From the time the English Parliament passed the Licensing of the Press Act in 1662 to the current United States Copyright Act of 1976, copyright’s history and role have been inextricably bound to the history and role of the book. One of the main differences between 1662 and today, however, is how we define what constitutes a “book.” Is a “book” still a “written or printed work consisting of pages glued or sewn together along one side and bound in covers,” as defined in the Oxford English Dictionary? Or is it now something else? Must a book be bound? Must it have pages? Must it have a smell? What happens when a “book” moves from a shelf to a screen?
The answers to these questions not only are germane to how we view what a “book” is, but also to how we view copyright in a digitally connected world.
In this lecture, Dr. K. Matthew Dames will explore notions of technology, property, literacy, and commerce, ultimately forcing audience members to begin thinking more deeply about what happens at the intersection of media, law, and technology when foundational paradigms shift into unchartered territory.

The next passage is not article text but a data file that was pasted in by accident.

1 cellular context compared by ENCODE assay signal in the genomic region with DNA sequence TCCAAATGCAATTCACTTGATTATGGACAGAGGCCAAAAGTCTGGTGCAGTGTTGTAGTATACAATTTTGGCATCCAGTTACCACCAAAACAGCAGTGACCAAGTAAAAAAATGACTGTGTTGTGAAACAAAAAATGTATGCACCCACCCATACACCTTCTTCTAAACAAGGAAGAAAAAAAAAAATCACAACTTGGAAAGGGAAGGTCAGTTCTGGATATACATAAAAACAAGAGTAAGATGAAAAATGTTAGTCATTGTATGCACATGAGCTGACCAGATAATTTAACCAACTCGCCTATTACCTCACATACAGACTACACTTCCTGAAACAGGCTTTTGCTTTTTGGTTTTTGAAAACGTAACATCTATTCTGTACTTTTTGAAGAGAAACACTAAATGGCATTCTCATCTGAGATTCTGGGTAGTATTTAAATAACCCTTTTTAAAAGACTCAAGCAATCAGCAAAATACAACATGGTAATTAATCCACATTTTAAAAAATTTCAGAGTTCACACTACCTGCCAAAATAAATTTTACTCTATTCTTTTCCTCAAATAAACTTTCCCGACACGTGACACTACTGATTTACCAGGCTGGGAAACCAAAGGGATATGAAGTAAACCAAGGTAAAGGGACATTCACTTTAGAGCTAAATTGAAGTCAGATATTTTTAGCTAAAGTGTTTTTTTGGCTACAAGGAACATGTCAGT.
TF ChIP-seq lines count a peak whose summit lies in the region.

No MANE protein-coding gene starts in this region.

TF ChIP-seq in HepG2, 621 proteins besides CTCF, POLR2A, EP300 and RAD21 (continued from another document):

Dames began his academic library career as founding director of Syracuse University’s Copyright and Information Policy Office, one of the nation’s first full-time university copyright offices. In this role, he authored Syracuse’s copyright policy, which has been copied in full or in part by more than 20 other American universities. He also founded the Association of Research Libraries’ UIPO listserv, which serves as a national network for copyright and scholarly communications officers in libraries and other cultural heritage institutions.
A lawyer and recipient of doctoral fellowships from the National Science Foundation and the Institute of Museum and Library Services, Dr. Dames conducts research on copyright law, policy, and history, emphasizing culture and norms of the media industries. He also was a 2018-19 Association of Research Libraries’ Leadership Fellow.
Certain books were “banned in Boston” at least as far back as 1651, when one William Pynchon wrote a book criticizing Puritanism.